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Law of Contract, Case Law - Essay Example

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A contract consists in an actionable promise and promises. Every such promise involves two parties, a promiser and promise and an expression of a common intention and of expectations as to the act or forbearance promised (1).But question is, if there is a promise made by one party to do something, parallel to the main contract, to other party, then what will be the consequence of performance of that pre existing duty and how does the law consider the same…
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Law of Contract, Case Law
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Download file to see previous pages Mutual assent is manifested in an offer, acceptance, and consideration. An offer is an indication by one party, offeror of a willingness to enter into a contract with another party, offered on some specific terms. A valid offer creates a power exclusively in the hands of the offeree such that all that is needed to form a contract is acceptance. If one or more of the terms are missing from the offer, a court may supply those terms. Acceptance is an unequivocal indication that the offeree agrees.
nothing. The scope of Consideration arises from when a person makes promise to another; he does so with the intention of deriving some advantage which the person to whom the proposal is made is capable of conferring upon him. In this sense we can define consideration as a legal detriment bargained for in exchange, i.e. agreeing to do something which you have no legal obligation to do or agreeing not to do something which you have a legal right to do.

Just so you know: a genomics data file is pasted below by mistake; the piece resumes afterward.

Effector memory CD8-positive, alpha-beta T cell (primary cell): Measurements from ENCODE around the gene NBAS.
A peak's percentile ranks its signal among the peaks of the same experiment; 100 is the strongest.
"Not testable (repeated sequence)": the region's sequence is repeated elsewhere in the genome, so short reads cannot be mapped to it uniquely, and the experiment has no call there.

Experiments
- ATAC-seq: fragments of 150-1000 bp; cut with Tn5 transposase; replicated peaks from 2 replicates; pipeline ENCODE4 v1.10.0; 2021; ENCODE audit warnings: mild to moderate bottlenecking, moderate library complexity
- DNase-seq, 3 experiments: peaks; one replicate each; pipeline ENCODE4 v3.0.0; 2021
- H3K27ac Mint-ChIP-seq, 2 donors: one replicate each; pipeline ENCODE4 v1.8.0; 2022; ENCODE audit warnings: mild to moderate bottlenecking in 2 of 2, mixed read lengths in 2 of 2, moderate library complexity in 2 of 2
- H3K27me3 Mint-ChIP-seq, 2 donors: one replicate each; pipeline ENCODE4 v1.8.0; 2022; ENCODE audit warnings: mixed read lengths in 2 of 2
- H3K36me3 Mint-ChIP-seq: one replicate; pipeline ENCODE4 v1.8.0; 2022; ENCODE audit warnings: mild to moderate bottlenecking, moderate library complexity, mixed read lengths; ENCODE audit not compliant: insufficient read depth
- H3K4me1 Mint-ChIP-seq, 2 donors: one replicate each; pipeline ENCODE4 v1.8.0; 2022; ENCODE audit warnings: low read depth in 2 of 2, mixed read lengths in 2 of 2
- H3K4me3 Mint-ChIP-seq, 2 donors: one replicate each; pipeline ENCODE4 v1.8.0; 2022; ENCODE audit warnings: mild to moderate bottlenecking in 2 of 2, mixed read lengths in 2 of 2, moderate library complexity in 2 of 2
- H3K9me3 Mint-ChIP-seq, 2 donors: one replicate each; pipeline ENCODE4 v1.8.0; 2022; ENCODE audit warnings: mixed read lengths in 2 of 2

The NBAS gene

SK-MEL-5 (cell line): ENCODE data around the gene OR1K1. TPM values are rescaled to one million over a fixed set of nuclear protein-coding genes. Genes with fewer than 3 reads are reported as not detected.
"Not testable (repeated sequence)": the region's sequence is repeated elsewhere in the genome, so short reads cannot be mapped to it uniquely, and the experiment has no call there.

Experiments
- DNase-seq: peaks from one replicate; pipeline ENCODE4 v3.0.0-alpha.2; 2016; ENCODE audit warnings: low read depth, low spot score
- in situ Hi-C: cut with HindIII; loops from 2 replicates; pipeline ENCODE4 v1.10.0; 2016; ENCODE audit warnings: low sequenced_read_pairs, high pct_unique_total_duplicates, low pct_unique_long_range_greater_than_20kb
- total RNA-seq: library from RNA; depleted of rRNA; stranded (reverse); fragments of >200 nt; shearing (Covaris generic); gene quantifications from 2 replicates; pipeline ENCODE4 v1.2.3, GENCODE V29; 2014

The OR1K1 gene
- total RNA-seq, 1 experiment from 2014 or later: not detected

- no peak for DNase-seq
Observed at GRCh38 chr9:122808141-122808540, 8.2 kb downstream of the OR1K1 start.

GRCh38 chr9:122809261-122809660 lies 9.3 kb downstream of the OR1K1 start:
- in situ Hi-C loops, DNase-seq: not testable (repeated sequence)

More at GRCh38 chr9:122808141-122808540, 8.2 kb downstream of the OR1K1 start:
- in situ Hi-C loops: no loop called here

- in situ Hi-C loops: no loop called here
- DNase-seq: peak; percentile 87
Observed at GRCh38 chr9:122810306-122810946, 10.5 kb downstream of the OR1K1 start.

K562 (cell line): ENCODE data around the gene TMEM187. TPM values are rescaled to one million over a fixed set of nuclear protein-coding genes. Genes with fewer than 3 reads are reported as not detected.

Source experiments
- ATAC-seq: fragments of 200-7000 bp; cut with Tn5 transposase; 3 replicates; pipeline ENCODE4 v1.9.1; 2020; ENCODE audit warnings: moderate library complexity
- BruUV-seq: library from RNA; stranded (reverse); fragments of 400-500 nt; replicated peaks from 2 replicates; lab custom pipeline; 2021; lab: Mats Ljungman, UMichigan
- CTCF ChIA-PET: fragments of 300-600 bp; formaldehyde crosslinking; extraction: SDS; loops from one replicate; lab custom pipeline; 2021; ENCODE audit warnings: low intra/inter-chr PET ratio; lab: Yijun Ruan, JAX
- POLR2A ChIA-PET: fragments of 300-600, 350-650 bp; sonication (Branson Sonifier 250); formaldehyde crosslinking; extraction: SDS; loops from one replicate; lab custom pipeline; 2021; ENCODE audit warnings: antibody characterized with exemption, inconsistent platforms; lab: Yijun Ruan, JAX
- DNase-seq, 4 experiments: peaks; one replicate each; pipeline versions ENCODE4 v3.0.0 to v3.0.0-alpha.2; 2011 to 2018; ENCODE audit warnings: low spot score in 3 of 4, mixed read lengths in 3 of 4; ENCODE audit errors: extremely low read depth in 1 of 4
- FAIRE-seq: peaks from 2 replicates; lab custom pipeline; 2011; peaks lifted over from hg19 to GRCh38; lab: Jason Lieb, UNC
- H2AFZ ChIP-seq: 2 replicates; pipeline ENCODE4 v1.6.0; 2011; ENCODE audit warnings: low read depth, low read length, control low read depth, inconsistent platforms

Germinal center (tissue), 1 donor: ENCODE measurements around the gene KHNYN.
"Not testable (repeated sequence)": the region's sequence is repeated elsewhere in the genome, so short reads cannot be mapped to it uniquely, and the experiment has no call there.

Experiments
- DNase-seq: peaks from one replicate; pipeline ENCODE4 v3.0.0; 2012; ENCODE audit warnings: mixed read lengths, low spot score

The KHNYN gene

In Currie Vs Misa (2)the term consideration defined as " a valuable consideration in the eye of law may consist either in some right, Interest, profit or benefit accruing, to the one party ,or some forbearance, and detriment, loss or responsibility given, suffered, or undertaken by the other." In Dunlop v Selfridge (3) the consideration is defined as "an act or forbearance of one party, or the promise thereof, is the price for which the promise of the other is bought, and the promise thus given for value is enforceable." From all these definitions and explanations of consideration it is apparent that an act without consideration is not legally binding; it is a so-called naked act, which does not give rise to a right of action.
There exist some rules governing the Consideration.
1. If one party voluntarily performs an act, and the other party then makes a promise, the consideration for the promise is said to be in the past. The rule is that past consideration is no consideration, so it is not valid and cannot be used to sue on a contract.
2. Consideration must be sufficient but need not be adequate.
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2. Currie Vs Misa 1875 LR 10 Ex. 153
3. Dunlop v Selfridge 1915 AC 847
3
3. The person who wishes to enforce the contract must show that they provided consideration; it is not enough to show ...Download file to see next pagesRead More
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